That single word has reverberated in my mind since my mother and I had the pleasure of seeing Regina Carter and her band in concert at the August Wilson Center on December 12th.  Neither of us had ever seen Carter perform and in fact knew almost nothing about her or her music.  We were attending the concert primarily to support the Center.  Carter’s talent drew the two neophytes in, and quickly.

She opened her show with a lush, romantic piece by Habib Koite, who, coincidentally, will be performing at the August Wilson Center in mid-March 2010.  My first thought was that the song belonged on the soundtrack of a sweeping romantic epic, set somewhere like Mozambique or Cote D’Ivoire.  My second thought was that she should come back to the Center in March and perform the song with Koite.  She had my undivided attention from the very first note to the very last.

Regina Carter

Regina Carter

I felt as though I was being treated to an auditory travelogue.  The music took me to places I’ve never seen:  Uganda, Mali, Madagascar.  The melodies were at turns serious and cheeky.  The band’s 20-minute tribute to post-Katrina New Orleans was so rollicking, I had to remember that I wasn’t in the midst of Mardi Gras and had to remain in my seat.  The band also played a song in tribute to the arts and supporters of the arts.  It was a wonderful piece that made me think of all the reasons why arts education is so important.  Music truly is a universal language, one that should be cultivated and taught at an early age.

Carter was, of course, the evening’s focal point, but her band was amazing as well. I loved how well they meshed, and how Carter gave each plenty of room to shine.  Each one of the gentlemen in her band brought something unique to the evening, but surprisingly, the one who sticks out in my mind the most is Will Holshouser, the accordion player.  I never imagined that accordion music could be romantic and a bit sexy.  And Yacouba Sissoko, the kora (West African harp) player, was simply captivating.

Capitvating.  Sexy.  Romantic.  Breathtaking.  Regina Carter and her band were all that and then some.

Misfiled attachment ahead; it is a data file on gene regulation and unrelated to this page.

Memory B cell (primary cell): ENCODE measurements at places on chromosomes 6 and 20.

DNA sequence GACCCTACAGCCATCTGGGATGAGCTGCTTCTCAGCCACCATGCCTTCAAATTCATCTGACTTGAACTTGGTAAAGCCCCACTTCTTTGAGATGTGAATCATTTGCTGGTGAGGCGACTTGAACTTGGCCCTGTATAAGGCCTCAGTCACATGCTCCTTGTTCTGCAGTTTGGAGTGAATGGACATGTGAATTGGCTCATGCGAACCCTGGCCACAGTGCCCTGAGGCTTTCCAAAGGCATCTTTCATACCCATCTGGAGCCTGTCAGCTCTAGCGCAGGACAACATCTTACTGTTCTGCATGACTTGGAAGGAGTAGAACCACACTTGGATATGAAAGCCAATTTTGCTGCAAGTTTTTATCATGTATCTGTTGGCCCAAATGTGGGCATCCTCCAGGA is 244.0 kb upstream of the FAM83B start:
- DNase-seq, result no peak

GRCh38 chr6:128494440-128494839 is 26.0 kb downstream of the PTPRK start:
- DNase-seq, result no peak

–Carmen Ramsey Ellington

The Real ‘Women of the Hill’ Talk

Posted in Events, General, Guest Posts on January 2nd, 2010 by Shaunda – 2 Comments
The Women of the Hill
The following is a guest-post from Norma Thompson and Charlene Foggie Barnett — two of the six women who had the opportunity to act out their life stories on the August Wilson Center stage in “The Women of the Hill.” The stage piece, produced and directed by Ping Chong and Talvin Wilks, embodied the legacy of the strong women at the heart of African American culture–specifically Pittsburgh’s historical Hill District. Norma and Charlene wanted to share their experiences with you. The play and the women were the featured cover story in the Pittsburgh City Paper on November 19, 2009.

Forever Changed

Norma Thompson

Norma Thompson

One of the greatest experiences of my life was working in the production of The Women of the Hill. The producers, Ping Chong and Talvin Wilks, were excellent. Our technical staff, stage manager, and all others who worked with us had so much spirit and understanding.

Each of our stories was unique in their own way, but they wove a tapestry of the similar experiences of our lives and the history of the Hill District. The play set us on a journey together through the years -where we shared our ups and downs, triumphs and failures, hopes and fears - from the oldest to the youngest in the cast. The audience also traveled in the journey with us, and I am constantly hearing how our stories touched their lives. The audience shares in our bond with their hope for all good things to come to the Hill.

The six of us formed a bond that I hope will never be broken. Kimberly, Marlene, Phillis, Brenda, Charlene, and I have a sisterhood that looks forward to all the wonderful things the future will bring to the Hill District.